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Solar Inverters: Everything You Need To Know About Solar Inverters.

The Solar inverter is generally the first part to fail in the solar system, this is why we believe the solar inverter is a crucial decision when it comes to installing solar on your roof.

If you are trying to work within a budget or you don’t want to pay a premium price for the entire system, we strongly recommend you pay more to get a good quality inverter.

Why is purchasing a good inverter so important? The solar inverter is the brains of the operating system, the engine room if you like. It works by carrying DC power from your solar panels and converting it into the AC power we use in our homes. Without the solar inverter the panels on your roof are useless.

If one of your solar panels fails, not a big deal and an easy fix – depending on the configuration most of your solar system can still work. But if your inverter fails, that’s kind of a big deal – there is a whole bunch of panels on your roof staring into the sun with no benefit.

This is our guide on how to choose a good quality inverter, the differences between inverters in Australia and which one is right for you.

String Inverters

A string inverter is the most common inverter in the world. It’s a centralised inverter with panels placed in series or a “string”. A string inverter is a simple installation and doesn’t come with a lot of parts, which means it’s not too expensive.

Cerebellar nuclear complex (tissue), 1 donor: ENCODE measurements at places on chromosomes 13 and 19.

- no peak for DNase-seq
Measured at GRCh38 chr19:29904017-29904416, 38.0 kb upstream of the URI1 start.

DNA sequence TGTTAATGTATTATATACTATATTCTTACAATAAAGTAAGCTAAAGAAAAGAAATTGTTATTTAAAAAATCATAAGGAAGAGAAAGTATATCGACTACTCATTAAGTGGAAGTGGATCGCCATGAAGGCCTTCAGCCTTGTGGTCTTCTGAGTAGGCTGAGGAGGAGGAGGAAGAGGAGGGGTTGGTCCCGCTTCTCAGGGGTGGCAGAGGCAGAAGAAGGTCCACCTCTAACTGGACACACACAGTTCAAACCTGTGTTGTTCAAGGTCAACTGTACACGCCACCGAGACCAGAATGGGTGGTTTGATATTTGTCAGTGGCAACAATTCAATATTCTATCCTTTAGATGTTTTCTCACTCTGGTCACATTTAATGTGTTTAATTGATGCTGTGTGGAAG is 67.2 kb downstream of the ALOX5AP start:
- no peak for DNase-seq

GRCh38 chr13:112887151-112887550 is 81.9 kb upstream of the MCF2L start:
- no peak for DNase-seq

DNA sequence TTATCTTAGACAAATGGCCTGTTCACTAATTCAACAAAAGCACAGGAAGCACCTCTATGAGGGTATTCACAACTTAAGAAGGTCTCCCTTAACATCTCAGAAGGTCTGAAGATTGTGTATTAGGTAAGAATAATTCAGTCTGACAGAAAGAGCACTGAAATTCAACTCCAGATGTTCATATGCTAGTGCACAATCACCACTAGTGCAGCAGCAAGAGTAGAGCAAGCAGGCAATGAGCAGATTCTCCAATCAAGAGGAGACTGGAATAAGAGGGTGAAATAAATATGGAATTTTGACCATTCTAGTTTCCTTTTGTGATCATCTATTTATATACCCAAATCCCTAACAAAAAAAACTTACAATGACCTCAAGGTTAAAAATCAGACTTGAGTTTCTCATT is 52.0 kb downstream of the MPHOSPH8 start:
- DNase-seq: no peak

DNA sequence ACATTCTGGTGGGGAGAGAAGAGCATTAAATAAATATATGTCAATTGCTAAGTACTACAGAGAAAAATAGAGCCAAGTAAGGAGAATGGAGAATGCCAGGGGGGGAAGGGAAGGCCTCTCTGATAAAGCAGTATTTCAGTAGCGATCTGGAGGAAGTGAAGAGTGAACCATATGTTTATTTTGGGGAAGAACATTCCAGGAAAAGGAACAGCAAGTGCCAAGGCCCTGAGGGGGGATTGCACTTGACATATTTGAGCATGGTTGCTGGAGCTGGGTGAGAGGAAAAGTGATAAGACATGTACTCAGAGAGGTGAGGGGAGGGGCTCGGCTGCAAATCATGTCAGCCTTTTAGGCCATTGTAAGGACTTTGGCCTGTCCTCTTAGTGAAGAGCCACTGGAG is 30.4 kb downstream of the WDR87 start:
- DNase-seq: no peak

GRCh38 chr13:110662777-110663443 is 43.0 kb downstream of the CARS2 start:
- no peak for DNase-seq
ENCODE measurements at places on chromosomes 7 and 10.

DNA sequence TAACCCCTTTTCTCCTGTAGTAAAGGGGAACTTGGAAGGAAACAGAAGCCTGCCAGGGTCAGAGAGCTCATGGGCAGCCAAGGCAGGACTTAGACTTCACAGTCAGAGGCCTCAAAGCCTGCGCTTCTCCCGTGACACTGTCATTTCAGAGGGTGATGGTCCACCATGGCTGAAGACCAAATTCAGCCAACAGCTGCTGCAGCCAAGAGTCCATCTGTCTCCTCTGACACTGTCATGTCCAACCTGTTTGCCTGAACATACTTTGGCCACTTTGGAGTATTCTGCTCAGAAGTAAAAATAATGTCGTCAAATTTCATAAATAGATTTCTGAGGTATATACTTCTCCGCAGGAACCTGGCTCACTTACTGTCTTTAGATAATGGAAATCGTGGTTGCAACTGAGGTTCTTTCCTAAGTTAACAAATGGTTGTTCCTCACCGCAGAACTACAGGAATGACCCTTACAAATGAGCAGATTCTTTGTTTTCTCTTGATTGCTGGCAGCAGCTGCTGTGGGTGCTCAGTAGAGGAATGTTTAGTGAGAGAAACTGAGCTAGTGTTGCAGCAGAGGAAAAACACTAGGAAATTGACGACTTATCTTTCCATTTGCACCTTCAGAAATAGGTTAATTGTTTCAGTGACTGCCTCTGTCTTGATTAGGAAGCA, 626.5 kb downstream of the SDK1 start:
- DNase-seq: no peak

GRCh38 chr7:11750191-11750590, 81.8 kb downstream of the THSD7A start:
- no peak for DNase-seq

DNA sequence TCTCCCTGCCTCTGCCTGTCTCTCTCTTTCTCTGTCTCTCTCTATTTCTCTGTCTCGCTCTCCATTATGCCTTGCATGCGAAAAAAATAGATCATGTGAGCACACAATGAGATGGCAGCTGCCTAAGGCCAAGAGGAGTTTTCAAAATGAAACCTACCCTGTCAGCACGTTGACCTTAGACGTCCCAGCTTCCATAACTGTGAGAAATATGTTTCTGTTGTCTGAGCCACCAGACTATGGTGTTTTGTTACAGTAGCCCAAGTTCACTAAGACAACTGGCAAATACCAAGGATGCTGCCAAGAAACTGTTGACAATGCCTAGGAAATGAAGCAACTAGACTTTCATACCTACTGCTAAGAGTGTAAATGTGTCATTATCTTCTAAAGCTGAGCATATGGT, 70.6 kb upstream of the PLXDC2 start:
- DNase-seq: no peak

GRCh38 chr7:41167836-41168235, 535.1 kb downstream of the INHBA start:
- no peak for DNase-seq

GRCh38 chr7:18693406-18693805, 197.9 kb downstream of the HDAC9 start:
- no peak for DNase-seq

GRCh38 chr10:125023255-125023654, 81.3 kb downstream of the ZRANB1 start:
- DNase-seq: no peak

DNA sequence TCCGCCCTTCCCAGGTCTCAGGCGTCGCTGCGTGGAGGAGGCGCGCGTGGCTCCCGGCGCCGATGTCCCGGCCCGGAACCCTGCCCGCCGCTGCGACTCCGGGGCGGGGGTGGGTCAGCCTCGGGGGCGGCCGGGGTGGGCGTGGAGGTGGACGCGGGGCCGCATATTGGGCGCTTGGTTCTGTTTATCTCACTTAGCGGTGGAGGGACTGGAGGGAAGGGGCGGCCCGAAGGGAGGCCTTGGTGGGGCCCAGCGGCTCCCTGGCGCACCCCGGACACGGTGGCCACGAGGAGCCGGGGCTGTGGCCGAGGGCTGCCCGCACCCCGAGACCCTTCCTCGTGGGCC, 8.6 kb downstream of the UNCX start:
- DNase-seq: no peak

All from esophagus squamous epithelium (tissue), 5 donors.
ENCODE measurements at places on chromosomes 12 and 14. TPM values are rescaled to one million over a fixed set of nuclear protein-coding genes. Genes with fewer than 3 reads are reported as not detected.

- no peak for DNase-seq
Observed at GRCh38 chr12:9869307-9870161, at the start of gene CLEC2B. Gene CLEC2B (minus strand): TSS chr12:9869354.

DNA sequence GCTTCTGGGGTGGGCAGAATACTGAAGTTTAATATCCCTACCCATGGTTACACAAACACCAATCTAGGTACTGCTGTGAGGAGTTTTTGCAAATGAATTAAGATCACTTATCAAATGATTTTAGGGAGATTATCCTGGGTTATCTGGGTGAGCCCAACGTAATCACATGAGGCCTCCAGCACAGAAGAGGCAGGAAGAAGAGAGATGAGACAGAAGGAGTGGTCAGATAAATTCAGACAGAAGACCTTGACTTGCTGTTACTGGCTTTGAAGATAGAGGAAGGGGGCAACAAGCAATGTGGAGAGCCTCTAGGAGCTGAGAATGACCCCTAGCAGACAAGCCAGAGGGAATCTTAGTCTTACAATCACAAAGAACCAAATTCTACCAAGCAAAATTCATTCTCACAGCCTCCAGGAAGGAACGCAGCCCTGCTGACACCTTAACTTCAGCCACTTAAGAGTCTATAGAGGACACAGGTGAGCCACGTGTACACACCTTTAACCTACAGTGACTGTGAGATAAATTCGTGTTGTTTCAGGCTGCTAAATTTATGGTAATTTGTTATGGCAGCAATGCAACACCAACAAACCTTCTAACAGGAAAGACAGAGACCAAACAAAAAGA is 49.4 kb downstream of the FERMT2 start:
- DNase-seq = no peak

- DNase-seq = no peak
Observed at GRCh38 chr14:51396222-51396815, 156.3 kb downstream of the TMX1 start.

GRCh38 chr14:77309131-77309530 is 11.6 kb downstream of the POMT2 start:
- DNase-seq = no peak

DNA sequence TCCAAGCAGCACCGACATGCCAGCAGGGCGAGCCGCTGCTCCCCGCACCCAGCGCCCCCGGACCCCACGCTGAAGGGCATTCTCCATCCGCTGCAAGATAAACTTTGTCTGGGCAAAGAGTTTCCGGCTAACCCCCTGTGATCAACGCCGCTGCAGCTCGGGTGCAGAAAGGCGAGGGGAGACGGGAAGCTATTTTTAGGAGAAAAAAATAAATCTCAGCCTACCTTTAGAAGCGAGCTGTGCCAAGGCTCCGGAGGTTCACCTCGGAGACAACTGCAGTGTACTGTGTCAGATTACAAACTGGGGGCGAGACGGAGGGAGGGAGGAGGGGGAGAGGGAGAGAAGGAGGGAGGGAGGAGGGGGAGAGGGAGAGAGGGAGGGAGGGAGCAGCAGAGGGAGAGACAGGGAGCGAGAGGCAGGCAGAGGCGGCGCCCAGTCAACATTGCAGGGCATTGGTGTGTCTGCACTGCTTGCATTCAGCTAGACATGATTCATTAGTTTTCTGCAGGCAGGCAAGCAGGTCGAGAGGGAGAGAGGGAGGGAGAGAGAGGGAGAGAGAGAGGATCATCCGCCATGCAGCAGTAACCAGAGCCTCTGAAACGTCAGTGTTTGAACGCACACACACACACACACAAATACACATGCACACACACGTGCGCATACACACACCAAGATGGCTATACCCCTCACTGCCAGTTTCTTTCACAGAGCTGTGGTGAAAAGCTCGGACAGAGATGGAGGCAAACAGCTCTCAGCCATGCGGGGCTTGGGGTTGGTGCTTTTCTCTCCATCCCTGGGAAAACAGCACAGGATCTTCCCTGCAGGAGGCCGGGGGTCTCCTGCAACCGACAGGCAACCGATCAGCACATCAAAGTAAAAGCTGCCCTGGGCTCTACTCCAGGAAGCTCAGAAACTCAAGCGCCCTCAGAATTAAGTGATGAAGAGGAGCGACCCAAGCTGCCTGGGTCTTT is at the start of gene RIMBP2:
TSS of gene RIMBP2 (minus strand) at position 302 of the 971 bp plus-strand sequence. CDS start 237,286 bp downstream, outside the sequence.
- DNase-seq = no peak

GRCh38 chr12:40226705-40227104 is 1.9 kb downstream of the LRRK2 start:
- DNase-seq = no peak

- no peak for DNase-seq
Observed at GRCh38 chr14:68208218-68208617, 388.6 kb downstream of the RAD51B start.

A string inverter is great for those with panels facing in directions of two or less, a site without any shade and a simple installation. In most cases a string inverter will be quoted by a solar retailer or installer.

Hybrid Inverters

A Hybrid Inverter is a string inverter with the capability of also charging a DC Coupled Battery.

Micro Inverters

Micro inverters are exactly how they sound, they are little tiny inverters which sit on the back of each individual solar panel. You cannot have 1 micro inverter, you must have the whole system set up with micro inverters.

Their main benefit is individual panel optimisation in which each panel works as an individual, which you don’t get with a string inverter. If where you are installing solar has many different roof aspects or if it suffers from shade, micro inverters are a great choice.

An added benefit of micro inverters is the individual panel monitoring, allowing you to monitor the performance and output of each individual solar panel, making it easy to pick up on a panel fault or something of that nature.

A downside of micro inverters is the cost. With more parts and more labour you will be paying a lot more to have micro inverters installed.

Inverter With DC Panel Optimisers

Much like micro inverters, an inverter with DC panel optimisers allow you to optimise each individual solar panel.

This solution is best for those who have many different roof aspects or suffer from shade.